It's obviously a work of passion for its creator, who stages it with his typical flair and inventiveness. And yet it never quite persuades us to believe in its convictions, its viewpoints, even its sense of purpose.
The reason the protagonist could not have been Dodd is simply because his character comes from a place of weakness with no way of redeeming himself because he is unwilling to change. This is true with the leader of Scientology as well. With an objective view on the cult, PTA can give a personal human story that deconstructs how a cult can fully manipulate a person's life. The protagonist has a dilemma in the film, pretty much do I sat or do I go? And behind that essential question is a deeper motivation for the character known as Freddie and I cannot think of anyone else, but Joaquin in this role because he simply was this man. Great film, a personal story that may lack in other departments, but its' sense of purpose is not lacking at all. The viewpoints were obvious so that goes to show that you have no idea if Dodd was a protagonist or an antagonist, but you later are hypocritical saying that you thought the movie may be better with Dodd as a protagonist which shows that you inferred he was an antagonist. The leader of The CAuse being an antagonist in the film is obvious right there to see an important viewpoint. Its' not hard to believe in that viewpoint if you followed the movie. If any complains could be made for the film's entirety it's that the focus of a character study of these two central characters was over-bearing on the plot.
Sep 22 - 11:03 PM
@ Tony Despres, your right on the mark with the whole purpose bit and your ending statement, but I'm not quite sure if you can make the assumption that the viewpoints are obvious. I think if the film lacked anything, it would be the lack of a third party that would act as a common denominator between Dodd and Freddie, whereby the third party could supply us with a viewpoint apart from a drunken madman's willingness to accept any help, whether good or bad, and a crazed physicist's inability to think outside of his own ideals. We do see a couple moments where this third viewpoint can be distinguished, like when the old man claims his "processing" is just a watered down hypnosis, but those challenges are only momentarily, which is frustrating. As a viewer, I had the natural tendency to want to challenge the ideals in "The Cause" throughout the entire film. A third pary would have provided some effective link between the audience and the film itself, which would in turn enable some viewers the relief of knowing either character's true conviction in regards to the amount of idealism they actually stood by.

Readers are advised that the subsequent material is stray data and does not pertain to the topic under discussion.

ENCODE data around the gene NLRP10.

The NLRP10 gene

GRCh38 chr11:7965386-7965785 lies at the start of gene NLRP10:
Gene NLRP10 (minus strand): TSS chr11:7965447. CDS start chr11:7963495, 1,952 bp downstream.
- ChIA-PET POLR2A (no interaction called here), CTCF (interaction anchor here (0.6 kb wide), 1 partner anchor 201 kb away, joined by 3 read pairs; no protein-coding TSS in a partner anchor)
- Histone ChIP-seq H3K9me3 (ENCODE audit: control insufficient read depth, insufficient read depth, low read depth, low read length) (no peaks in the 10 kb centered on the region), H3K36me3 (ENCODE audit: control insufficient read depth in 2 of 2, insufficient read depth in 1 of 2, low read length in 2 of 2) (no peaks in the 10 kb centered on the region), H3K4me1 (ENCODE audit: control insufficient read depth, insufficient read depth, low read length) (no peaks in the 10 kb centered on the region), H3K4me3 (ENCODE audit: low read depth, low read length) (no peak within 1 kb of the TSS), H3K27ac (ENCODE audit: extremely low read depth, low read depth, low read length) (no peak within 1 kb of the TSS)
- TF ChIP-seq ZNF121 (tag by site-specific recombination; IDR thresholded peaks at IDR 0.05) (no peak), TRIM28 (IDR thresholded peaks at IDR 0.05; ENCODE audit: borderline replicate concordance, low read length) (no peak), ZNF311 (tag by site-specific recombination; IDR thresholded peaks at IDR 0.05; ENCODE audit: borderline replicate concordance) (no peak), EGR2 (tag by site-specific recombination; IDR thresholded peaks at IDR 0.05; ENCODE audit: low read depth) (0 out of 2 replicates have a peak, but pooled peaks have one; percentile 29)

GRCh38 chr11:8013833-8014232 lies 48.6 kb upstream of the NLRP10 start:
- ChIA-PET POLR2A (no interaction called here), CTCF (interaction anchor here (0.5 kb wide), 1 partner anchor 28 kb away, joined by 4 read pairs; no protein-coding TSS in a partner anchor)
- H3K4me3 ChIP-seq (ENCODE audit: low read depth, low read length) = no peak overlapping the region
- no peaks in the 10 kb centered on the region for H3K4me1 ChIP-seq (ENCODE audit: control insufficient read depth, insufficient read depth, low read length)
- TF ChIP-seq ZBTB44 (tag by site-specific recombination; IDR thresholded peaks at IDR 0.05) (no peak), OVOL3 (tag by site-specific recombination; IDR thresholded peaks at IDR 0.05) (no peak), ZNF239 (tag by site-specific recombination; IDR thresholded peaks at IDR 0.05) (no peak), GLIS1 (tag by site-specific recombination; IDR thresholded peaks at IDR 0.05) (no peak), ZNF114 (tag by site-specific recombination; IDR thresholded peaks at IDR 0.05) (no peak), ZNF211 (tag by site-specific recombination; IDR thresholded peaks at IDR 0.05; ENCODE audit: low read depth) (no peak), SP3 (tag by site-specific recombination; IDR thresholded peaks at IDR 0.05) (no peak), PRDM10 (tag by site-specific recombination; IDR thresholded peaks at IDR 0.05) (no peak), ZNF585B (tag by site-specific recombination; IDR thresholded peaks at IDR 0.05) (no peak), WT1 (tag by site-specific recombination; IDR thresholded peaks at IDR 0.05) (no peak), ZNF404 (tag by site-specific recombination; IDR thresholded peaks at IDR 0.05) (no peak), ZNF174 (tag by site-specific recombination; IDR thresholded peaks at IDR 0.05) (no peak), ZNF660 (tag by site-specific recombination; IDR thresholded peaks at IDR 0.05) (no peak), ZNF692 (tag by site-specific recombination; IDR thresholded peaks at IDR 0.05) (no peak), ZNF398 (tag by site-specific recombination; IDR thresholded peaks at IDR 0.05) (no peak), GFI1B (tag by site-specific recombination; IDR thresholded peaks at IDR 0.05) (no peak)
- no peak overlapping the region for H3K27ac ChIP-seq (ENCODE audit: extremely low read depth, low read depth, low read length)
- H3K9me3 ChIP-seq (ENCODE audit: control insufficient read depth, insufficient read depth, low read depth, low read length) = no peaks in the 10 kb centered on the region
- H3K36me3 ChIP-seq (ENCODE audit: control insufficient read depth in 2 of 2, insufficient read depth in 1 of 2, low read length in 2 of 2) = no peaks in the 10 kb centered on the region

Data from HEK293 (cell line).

Sep 25 - 10:30 AM
Very well said. It had a potential of being great but it failed...
Sep 23 - 01:36 PM
I agree...after the 2 1/2 hour slog I found myself wondering, "What was the point?" The movie handled L Ron Hubbard and Scientology with kid gloves; certainly it didn't endorse them but didn't castigate them either. I didn't see any pivotal event that led to Freddie's separation from Dodd...it seemed to be pure impulse, something Kramer on Seinfeld would do, "just because." And I didn't a particular reason he decided not to rejoin. Two and a half hours to walk out shrugging my shoulders, saying "So what?" to all of it.
Sep 23 - 11:15 PM
Dude, it's a movie, not some lierary classic. Get over yourself.
Sep 24 - 07:43 AM